Advice giving isn’t the only, or main problem though.
I have worked with a number of various helping professionals who will agree with what I wrote above in its entirety…and yet, when it comes time to write a client’s goals and service plan, will then let their pen fly across the paper: using their words, their thoughts, their beliefs of what their client’s goals are, instead of the client’s words, the client’s thoughts, the client’s beliefs, the client’s goals.
The exact same problems exist here/with this as they do in the section above.
When I studied Motivational Interviewing is when I learned what – for me – is the ideal in goal setting, and it looks a little like this: Instead of making goal suggestions, or asking a client “what are your goals?” I ask a client a scaling question:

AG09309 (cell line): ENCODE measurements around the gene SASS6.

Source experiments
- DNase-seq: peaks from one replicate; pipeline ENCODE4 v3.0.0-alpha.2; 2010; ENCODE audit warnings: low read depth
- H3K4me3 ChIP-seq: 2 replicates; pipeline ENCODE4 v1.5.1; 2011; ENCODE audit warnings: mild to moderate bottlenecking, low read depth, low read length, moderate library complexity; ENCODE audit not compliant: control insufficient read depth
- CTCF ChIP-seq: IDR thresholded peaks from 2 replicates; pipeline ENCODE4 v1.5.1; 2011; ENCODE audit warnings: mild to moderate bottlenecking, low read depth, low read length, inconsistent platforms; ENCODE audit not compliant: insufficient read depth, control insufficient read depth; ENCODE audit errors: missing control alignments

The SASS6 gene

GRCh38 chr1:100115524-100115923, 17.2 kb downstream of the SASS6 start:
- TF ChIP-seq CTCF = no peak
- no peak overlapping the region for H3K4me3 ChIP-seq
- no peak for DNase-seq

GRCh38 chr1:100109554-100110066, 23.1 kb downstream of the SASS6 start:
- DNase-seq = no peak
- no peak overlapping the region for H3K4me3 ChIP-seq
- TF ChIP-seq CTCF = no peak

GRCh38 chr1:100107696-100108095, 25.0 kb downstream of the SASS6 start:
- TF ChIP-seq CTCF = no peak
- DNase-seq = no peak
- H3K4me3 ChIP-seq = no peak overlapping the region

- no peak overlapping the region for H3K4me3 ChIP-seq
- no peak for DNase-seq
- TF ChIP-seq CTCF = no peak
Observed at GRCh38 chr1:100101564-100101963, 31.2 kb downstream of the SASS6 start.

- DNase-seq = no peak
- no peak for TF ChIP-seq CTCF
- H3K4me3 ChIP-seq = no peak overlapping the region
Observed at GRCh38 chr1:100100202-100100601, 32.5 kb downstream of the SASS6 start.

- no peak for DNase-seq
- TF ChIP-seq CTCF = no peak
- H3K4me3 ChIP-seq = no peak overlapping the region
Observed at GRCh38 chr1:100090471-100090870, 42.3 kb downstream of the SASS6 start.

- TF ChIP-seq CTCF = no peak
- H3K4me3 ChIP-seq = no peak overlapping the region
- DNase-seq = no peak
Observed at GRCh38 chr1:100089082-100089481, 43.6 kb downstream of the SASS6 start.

“On a scale from 1-10, with 1 being the farthest away from being where you want to be, and 10 being you’re exactly where you want to be, and everything in life is near perfect, and unicorns are dancing around you as we speak, where are you right now?”
Then the client will respond, and say they say something like:
“Well, right now I’m at a 4.5”
And then I might say:
“Wow, a 4.5! Okay, how do you know you’re at a 4.5, and not a 4?”
And I will then, in the words of one of my many incredible teachers and mentors, Mr. Sobota: “shut up and stare at them.” while I reflectively listen.
When the client is done, I will generally use an affirmation, or a reflective statement based on what they said. And then I’ll say:
“So, on that same scale, if you were to take the leap from 4.5 to 5, what would be different? What would being at a 5 look like?”
I then shut up and stare at them again. When they’re finished, I then go:
“So what would you need to do, to get from a 4.5 to a 5?”